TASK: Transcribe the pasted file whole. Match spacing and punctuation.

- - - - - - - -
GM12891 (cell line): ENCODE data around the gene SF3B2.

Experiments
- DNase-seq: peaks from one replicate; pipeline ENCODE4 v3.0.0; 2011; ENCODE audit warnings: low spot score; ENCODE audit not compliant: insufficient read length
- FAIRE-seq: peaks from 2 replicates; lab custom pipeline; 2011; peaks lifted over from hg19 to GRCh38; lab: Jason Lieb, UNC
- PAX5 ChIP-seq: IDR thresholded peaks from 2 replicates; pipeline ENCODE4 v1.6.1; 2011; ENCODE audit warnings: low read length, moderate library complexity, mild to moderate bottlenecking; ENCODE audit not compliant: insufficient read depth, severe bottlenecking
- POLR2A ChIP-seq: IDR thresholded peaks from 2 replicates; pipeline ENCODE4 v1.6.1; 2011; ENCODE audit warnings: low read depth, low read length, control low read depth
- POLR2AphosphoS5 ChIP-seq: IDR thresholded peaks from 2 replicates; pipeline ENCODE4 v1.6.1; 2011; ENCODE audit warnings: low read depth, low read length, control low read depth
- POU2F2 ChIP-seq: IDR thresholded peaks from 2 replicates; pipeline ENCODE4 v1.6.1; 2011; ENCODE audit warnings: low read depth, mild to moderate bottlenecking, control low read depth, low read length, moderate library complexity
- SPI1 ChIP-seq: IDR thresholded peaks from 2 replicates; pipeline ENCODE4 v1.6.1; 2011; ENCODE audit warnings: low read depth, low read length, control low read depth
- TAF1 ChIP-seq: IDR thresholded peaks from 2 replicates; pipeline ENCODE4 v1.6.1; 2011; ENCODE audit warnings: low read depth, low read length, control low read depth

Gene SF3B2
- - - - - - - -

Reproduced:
GM12891 (cell line): ENCODE data around the gene SF3B2.

Experiments
- DNase-seq: peaks from one replicate; pipeline ENCODE4 v3.0.0; 2011; ENCODE audit warnings: low spot score; ENCODE audit not compliant: insufficient read length
- FAIRE-seq: peaks from 2 replicates; lab custom pipeline; 2011; peaks lifted over from hg19 to GRCh38; lab: Jason Lieb, UNC
- PAX5 ChIP-seq: IDR thresholded peaks from 2 replicates; pipeline ENCODE4 v1.6.1; 2011; ENCODE audit warnings: low read length, moderate library complexity, mild to moderate bottlenecking; ENCODE audit not compliant: insufficient read depth, severe bottlenecking
- POLR2A ChIP-seq: IDR thresholded peaks from 2 replicates; pipeline ENCODE4 v1.6.1; 2011; ENCODE audit warnings: low read depth, low read length, control low read depth
- POLR2AphosphoS5 ChIP-seq: IDR thresholded peaks from 2 replicates; pipeline ENCODE4 v1.6.1; 2011; ENCODE audit warnings: low read depth, low read length, control low read depth
- POU2F2 ChIP-seq: IDR thresholded peaks from 2 replicates; pipeline ENCODE4 v1.6.1; 2011; ENCODE audit warnings: low read depth, mild to moderate bottlenecking, control low read depth, low read length, moderate library complexity
- SPI1 ChIP-seq: IDR thresholded peaks from 2 replicates; pipeline ENCODE4 v1.6.1; 2011; ENCODE audit warnings: low read depth, low read length, control low read depth
- TAF1 ChIP-seq: IDR thresholded peaks from 2 replicates; pipeline ENCODE4 v1.6.1; 2011; ENCODE audit warnings: low read depth, low read length, control low read depth

Gene SF3B2